At Transit Bar, Saturday April 28
Upon hearing that Effigy were presenting an evening of poetry slam followed by music spanning acoustic to acid-electronic my reaction was as sundry as the line-up. What was the motive behind this anomalous collection of acts? As I was soon to discover this was a night which showcased the impressive diversity of local creative talent like no other I’ve witnessed.
I’m ashamed to admit that before that night I’d never attended a poetry slam. I can’t think of a better way to be introduced to this potent hybrid art-form of lyrical expression and emotive performance. My lack of prior exposure might have hindered my acuity but all seven artists enlightened me to the undefinable uniqueness that is the essence and beauty of performance poetry.
The silence within the appropriately dim-lit bar was shattered as Jason Andrews spat the words of American artist Saul Williams to a captivated crowd. His energy-filled hip hop style was driven by such a fiery, candid passion that I found myself continuously resisting the urge to cry out in solidarity.
The atmosphere was dramatically altered as Brian O’Biri Asare recited his original material, of which both the story-like content and style were efficaciously visual and deeply moving. His subtle body language and verbal nuances were all that were necessary to maximise the impact of his poetry, which at some points was literally spine-tingling. VJ Caitlin Welch’s original short films were effective here, providing a visual representation of themes exploring human vulnerability and the delicacy of life.
First-time slammer Ellie Malbon’s emotionally charged theatrical enactment flowed as organically as her euphonious words, instantly charming us all. Seasoned poet Andrew Galan delivered a set of priceless crowd-pleasers riddled with satire heightened by his deadpan expression. Anna Potter led the crowd into the musical realm with sweet, soulful melodies carried on heavenly guitar chords. Her lyrics echoed the passion and poetry of the performers preceding and were sung with an angelic yet undeniably strong voice consistently belying her youth.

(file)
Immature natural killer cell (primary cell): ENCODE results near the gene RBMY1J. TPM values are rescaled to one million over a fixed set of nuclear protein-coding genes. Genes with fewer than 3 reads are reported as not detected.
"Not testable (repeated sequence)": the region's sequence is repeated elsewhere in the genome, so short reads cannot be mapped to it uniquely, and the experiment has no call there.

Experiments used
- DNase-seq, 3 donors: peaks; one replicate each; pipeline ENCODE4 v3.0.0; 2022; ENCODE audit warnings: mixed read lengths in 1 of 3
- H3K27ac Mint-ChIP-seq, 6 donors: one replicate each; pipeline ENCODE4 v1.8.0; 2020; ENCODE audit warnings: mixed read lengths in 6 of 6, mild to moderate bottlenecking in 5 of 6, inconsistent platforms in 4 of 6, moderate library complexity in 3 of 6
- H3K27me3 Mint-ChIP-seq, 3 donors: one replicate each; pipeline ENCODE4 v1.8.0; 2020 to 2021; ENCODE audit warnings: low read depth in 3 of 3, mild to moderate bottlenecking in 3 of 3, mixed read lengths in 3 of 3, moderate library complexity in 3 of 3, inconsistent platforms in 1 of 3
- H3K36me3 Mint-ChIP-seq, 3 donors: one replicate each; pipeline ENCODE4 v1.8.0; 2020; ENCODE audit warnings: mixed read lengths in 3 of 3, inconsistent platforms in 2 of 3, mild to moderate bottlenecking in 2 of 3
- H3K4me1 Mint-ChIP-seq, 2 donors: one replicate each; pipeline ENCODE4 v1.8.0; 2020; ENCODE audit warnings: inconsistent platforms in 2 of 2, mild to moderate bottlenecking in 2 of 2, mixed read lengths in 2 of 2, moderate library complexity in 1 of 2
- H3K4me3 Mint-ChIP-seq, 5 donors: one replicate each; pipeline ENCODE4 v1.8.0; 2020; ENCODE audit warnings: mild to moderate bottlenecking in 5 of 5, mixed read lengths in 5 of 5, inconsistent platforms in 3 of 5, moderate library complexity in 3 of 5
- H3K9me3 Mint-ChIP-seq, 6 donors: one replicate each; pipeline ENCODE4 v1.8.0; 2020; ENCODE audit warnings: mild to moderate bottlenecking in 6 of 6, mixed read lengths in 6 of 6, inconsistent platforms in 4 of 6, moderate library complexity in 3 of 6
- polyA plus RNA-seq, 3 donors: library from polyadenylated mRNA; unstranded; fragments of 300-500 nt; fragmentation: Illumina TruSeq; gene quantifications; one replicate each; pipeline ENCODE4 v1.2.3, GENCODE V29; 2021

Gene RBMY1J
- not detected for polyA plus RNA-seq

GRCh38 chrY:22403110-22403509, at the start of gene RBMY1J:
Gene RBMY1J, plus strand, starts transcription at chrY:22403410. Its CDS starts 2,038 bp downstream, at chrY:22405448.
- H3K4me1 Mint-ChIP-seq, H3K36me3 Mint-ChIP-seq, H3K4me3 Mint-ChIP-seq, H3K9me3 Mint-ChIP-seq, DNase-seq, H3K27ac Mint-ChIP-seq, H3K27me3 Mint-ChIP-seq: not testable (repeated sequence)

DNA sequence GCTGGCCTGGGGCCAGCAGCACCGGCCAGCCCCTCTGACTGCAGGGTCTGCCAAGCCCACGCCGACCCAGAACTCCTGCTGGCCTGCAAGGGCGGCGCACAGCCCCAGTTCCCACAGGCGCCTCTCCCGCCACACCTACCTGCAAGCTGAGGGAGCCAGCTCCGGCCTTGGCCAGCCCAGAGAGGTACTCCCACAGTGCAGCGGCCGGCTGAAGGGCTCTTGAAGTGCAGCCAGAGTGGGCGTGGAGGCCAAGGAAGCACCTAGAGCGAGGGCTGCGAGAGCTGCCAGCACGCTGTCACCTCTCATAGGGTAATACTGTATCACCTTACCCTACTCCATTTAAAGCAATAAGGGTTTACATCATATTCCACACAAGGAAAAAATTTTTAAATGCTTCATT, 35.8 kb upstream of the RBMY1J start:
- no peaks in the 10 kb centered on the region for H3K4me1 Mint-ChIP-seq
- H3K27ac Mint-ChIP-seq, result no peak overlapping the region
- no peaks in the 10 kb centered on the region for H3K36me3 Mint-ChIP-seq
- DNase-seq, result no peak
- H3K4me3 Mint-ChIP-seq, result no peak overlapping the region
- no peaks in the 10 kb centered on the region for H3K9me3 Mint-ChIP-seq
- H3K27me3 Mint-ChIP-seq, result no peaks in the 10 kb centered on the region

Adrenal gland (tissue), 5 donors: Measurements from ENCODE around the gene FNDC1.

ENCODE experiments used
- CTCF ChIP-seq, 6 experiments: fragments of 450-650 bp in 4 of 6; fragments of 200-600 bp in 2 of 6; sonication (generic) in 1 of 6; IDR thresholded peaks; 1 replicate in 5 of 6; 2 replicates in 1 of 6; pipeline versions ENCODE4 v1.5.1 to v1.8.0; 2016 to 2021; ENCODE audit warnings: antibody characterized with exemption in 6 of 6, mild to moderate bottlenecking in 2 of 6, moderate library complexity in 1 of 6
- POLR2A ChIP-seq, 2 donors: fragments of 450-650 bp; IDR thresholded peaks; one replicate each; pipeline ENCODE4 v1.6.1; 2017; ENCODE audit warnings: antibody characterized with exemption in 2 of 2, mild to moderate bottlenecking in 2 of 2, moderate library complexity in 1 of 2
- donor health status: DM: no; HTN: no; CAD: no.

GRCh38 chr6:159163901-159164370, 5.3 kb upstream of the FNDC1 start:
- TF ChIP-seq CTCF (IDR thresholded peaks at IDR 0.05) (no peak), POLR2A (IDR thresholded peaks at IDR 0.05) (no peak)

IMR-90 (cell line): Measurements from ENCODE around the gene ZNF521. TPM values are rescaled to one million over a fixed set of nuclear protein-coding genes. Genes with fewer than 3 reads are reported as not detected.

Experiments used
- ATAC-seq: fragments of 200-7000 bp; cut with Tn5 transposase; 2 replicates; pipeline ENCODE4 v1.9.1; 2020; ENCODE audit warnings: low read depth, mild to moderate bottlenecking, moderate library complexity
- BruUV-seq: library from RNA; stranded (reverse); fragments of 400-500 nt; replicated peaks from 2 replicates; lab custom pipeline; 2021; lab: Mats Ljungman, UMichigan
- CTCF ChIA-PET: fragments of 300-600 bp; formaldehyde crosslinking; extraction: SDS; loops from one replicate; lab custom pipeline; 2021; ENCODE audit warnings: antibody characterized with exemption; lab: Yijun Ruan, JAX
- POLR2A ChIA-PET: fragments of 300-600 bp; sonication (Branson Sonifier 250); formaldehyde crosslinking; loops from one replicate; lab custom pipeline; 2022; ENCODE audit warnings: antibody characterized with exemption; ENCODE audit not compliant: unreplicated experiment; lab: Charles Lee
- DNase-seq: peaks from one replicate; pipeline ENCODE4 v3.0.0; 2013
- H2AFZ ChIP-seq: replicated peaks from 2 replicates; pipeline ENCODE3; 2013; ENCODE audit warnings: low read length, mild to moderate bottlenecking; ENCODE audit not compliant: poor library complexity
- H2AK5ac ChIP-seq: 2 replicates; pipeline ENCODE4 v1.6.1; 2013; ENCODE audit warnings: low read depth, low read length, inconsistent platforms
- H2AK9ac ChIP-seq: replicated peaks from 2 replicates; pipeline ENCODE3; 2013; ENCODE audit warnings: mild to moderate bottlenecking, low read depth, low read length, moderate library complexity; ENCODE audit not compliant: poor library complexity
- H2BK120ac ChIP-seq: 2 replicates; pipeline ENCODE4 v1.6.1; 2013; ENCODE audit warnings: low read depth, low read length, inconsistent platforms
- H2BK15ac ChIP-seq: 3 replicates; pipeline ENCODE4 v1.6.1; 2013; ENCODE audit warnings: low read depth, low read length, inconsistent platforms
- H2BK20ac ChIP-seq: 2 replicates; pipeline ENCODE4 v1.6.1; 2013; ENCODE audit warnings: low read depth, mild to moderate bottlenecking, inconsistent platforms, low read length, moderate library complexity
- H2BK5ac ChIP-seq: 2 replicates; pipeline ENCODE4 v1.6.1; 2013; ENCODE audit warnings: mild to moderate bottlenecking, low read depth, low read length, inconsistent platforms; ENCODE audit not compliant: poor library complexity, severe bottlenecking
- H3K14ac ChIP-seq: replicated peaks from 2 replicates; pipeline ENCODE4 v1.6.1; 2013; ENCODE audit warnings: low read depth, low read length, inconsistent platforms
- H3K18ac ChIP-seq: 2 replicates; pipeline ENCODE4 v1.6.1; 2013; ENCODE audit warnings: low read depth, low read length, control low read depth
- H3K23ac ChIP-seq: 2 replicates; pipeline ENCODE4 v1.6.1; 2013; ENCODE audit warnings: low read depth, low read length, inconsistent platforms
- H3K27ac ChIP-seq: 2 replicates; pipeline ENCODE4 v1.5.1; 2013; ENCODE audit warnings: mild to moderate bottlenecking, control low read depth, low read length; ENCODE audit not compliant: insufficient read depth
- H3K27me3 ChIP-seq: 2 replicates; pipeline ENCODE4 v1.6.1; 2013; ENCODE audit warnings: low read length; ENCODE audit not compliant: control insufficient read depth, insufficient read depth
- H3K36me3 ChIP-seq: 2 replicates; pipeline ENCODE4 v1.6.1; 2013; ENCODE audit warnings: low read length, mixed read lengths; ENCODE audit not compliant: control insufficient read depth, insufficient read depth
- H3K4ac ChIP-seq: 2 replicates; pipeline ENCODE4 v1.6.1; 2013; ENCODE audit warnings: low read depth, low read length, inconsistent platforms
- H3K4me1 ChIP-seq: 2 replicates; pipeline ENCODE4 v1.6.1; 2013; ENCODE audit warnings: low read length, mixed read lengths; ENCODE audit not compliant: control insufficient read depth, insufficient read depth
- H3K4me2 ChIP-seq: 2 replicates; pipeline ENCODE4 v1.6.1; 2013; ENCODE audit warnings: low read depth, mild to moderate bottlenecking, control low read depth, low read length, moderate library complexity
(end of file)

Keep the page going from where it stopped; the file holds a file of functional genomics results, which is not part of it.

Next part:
A smooth transition from acoustic to electronic came in the form of Gabriel Gilmour and the Gojiberry Jam, where bouncy basslines and dubby beats were accompanied by blissful electronic guitar and soaring violin. Anyone who was lucky enough to catch these guys warming up for Opiuo will agree they are among the most talented and conceptually interesting groups to enjoy.
What we were treated to next transcends the available diction required to accurately and justly describe it in terms of musical style, quality and entertainment value. Listening to Electrocado was like giving my brain a therapeutic massage and my whole body an ephemeral vacation to a sensory paradise. An extensive range of genres were seamlessly interwoven into a colourful, sonic tapestry, which amply satiated musical appetites of every variety. A flawless balance of psy, electro, glitch and prog was speckled with video game bleeps and cosmic sound bites to create a perfect high-energy fusion. The room became a blur of arms and feet and one continuous grin seemed to stretch across the face of the dancing mass.
If there’s one prevailing feeling I left with that evening (besides the ache of my severely abused feet), it was an overwhelming sense of pride and affection for every one of the performing individuals and the local creative community they represented. And also a resolution to never, ever again question a line-up organised by Canberra’s finest entertainment pioneers. Great work as usual, guys.